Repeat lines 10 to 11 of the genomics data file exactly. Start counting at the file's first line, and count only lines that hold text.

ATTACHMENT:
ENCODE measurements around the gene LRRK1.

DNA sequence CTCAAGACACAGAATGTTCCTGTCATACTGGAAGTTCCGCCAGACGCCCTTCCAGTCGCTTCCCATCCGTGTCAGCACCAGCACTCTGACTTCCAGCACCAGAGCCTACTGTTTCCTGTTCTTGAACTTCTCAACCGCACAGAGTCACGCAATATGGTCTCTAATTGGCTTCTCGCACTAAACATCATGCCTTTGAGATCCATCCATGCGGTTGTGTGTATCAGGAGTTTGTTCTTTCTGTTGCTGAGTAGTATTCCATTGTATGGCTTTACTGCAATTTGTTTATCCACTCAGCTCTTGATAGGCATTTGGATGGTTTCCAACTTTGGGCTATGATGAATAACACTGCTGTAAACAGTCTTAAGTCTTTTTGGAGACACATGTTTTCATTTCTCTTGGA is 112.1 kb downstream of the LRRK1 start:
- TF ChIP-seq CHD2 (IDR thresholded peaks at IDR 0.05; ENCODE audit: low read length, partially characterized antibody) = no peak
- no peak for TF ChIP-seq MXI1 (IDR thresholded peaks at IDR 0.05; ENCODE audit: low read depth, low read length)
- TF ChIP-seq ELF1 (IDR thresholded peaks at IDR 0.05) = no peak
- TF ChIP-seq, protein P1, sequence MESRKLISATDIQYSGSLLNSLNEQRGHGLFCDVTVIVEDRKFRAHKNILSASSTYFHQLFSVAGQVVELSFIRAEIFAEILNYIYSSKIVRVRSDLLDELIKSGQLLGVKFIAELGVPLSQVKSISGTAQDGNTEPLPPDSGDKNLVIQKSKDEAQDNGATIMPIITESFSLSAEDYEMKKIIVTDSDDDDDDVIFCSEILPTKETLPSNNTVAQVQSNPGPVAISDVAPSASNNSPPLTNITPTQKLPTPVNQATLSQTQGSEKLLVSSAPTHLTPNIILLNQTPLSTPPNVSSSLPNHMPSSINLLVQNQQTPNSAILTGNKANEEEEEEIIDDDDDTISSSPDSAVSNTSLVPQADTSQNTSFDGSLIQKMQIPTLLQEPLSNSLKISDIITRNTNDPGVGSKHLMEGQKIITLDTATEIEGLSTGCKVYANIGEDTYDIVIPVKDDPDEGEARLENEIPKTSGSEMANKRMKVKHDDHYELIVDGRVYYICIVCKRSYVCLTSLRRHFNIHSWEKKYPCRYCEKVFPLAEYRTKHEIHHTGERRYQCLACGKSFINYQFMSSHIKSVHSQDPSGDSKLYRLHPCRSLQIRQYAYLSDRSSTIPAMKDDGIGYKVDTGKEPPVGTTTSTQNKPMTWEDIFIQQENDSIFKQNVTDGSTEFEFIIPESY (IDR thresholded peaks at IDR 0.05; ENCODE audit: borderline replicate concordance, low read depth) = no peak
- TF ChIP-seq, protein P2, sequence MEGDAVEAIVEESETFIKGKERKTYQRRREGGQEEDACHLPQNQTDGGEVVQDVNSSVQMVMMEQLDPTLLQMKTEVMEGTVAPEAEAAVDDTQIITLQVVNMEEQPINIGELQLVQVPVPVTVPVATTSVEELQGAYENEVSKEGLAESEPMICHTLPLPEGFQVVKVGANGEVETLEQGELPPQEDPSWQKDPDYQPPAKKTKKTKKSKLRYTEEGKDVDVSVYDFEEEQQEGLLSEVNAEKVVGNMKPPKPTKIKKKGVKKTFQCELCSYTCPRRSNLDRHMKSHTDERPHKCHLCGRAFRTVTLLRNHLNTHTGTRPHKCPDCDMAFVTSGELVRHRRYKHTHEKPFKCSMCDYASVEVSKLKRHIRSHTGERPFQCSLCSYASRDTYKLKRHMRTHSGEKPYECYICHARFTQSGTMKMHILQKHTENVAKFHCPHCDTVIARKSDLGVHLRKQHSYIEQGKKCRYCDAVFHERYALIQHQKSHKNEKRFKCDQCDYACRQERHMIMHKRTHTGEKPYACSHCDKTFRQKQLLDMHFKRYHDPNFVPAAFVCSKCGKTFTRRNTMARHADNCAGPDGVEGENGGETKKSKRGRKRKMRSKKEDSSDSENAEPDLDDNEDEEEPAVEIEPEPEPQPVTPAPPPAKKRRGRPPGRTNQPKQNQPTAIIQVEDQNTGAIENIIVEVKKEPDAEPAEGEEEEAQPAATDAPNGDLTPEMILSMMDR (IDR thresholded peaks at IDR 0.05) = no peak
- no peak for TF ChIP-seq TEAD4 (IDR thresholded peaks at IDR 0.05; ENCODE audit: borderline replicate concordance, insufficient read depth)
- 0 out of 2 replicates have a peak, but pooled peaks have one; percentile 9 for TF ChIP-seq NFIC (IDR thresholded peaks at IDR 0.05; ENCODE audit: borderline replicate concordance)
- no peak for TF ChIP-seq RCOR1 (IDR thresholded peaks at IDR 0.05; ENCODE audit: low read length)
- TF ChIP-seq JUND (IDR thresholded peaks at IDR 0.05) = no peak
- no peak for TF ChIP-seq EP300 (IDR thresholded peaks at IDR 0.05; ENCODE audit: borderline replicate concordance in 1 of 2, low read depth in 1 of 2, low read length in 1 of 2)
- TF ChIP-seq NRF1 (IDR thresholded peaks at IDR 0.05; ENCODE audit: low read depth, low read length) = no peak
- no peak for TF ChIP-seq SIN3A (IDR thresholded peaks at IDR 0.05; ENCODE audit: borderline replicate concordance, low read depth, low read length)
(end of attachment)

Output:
- no peak for TF ChIP-seq RCOR1 (IDR thresholded peaks at IDR 0.05; ENCODE audit: low read length)
- TF ChIP-seq JUND (IDR thresholded peaks at IDR 0.05) = no peak